Cities are the new the suburbs.
It used to be that you grew up in places like Chinatown, the Mission, and Excelsior and you slowly moved outward, southward, until you achieved the stability that the American Dream had promised you. Immigrant families like my own, some from small villages in China, others from Mexico or the Philippines, would begin their American journeys in the inner city and, after working blue collar jobs, move to places like the Sunset District or South San Francisco. The neighborhood I grew up in was indeed like this: middle and working class, families who moved out of the city the first chance they could.
But the trend is reversing. “Every family deserves at least one generation of stability” someone once told me. We had our stability, and it was boring. Our generation is seeking a different kind of experience, a new expression of stability, and it is leading many of us back into the cities our families left behind, back into the neighborhoods once deemed too crazy, too loud, too dirty. We young, college-educated, iPhone-carrying professionals crave these things now.
Instead of using our wealth to secure quiet, safe lives, we are hungry for adventure, for stories, for excitement. We detest everything the suburbs represent: complacency, boredom, monotony. So we are coming back to San Francisco, transforming it, recreating it, gentrifying it, turning it into a new kind of suburb, one marked by the same kind of affluence but with the flair and rugged authenticity that the suburbs could never give us. We are chronicling the process in instagrams, Facebook posts, and pictures with the contrast levels way too high.
Many of us, however, are already catching onto the ugly underside of these trends. We have posted articles about “douchebags” taking over the city, about disrespectful startup CEOs, and about why San Francisco is better than LA. And while most of us are quick to condemn these actions, I think many of us lack the vocabulary to truly describe what is going on. The best we can say is, “Those dang hipsters, they’re ruining everything!” My voice has been in that chorus; I too am growing weary of a new wave of San Franciscans wearing their expensive dinners and Dolores Park instagrams like badges of honor. But to simply throw up our hands at such trends ignores not only the complexity of it all, but our complicity in it all.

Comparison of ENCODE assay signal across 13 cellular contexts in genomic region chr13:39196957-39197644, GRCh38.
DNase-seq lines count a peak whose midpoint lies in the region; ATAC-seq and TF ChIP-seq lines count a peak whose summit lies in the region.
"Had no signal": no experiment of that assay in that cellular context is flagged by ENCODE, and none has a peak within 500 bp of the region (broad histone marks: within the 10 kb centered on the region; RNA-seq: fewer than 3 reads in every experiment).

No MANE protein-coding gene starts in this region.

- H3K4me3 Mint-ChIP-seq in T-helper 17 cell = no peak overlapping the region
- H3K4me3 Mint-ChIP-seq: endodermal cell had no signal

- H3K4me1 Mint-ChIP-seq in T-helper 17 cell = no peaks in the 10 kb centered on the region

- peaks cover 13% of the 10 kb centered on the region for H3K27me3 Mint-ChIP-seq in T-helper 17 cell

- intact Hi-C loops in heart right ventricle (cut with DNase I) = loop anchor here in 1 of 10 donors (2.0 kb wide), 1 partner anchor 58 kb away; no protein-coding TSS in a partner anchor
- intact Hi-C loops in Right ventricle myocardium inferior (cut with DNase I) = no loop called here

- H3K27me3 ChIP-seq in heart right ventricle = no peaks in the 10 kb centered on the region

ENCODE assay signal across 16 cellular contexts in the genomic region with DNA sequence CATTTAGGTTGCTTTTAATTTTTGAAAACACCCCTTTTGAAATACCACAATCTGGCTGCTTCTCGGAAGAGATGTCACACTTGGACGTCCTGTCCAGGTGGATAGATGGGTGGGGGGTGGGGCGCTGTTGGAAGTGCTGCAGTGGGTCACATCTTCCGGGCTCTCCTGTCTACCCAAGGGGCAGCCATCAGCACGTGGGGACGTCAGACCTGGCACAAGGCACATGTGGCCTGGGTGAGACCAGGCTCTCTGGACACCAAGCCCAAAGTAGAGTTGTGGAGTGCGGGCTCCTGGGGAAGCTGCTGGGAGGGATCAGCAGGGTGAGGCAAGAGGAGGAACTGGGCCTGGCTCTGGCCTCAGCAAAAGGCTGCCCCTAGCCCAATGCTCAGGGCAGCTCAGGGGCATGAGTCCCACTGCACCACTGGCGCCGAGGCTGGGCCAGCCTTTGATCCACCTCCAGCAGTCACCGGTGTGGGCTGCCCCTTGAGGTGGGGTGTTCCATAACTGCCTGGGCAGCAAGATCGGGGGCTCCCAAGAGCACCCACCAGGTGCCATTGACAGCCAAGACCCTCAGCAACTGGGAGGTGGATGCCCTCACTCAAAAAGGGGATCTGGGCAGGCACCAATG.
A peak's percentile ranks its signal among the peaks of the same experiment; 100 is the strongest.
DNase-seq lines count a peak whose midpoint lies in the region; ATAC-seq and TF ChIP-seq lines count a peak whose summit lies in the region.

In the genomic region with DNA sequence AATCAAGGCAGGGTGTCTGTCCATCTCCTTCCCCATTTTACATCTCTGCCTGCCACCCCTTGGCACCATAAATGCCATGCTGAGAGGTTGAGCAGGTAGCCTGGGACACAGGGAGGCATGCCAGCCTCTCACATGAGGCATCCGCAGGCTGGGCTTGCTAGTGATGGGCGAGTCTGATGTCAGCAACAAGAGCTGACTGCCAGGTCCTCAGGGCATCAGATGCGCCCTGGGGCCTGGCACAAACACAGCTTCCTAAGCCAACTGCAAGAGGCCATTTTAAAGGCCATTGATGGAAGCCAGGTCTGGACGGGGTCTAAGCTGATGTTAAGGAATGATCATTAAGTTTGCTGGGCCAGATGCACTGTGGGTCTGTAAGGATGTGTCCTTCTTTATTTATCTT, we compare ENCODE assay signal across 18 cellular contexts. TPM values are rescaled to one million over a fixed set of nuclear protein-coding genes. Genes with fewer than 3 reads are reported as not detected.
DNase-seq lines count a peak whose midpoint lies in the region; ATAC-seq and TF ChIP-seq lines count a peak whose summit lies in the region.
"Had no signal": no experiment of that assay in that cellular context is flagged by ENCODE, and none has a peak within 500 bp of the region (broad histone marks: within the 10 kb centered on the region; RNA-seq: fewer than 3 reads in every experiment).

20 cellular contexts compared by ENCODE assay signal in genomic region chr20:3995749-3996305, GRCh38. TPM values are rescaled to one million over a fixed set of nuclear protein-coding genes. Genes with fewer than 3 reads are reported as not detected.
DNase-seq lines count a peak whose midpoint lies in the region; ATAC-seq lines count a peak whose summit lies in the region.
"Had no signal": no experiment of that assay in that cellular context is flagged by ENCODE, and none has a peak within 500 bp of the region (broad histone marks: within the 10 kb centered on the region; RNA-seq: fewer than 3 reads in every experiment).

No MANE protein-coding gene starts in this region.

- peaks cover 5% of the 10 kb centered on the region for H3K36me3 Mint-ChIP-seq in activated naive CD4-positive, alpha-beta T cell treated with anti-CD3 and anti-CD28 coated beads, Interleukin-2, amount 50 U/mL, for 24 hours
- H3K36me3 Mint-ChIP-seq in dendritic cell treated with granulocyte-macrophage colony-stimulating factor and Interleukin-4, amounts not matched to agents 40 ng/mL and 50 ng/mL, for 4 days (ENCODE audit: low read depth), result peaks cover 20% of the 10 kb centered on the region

I didn’t grow up in San Francisco (as many of my friends are quick to remind me), but I did go to school here, I did church here, my closest friends were here. My parents grew up here in neighborhoods that have changed a lot over the past thirty years. I still remember summers at my grandma’s house on 17th and Guerrero, right next to Mission High. We didn’t see hipsters back then, let alone know what they were. I love San Francisco because it’s home to me, despite the fact that I would always get picked up to go back to Daly City after play dates and birthday parties. In my mind, the (I’ll be calling them) New San Franciscans who have moved here for the restaurants, the nightlife, for startup and tech jobs, cannot understand or love San Francisco the way I do. I imagine for those of you who really did grow up here, you feel that even more deeply. We’ve been here the whole time, we remark whenever we feel like the New San Franciscans make claims on our city. We never had Yelp growing up so we just hung out where we lived: Geary and Irving was all we knew. What the heck is Dogpatch?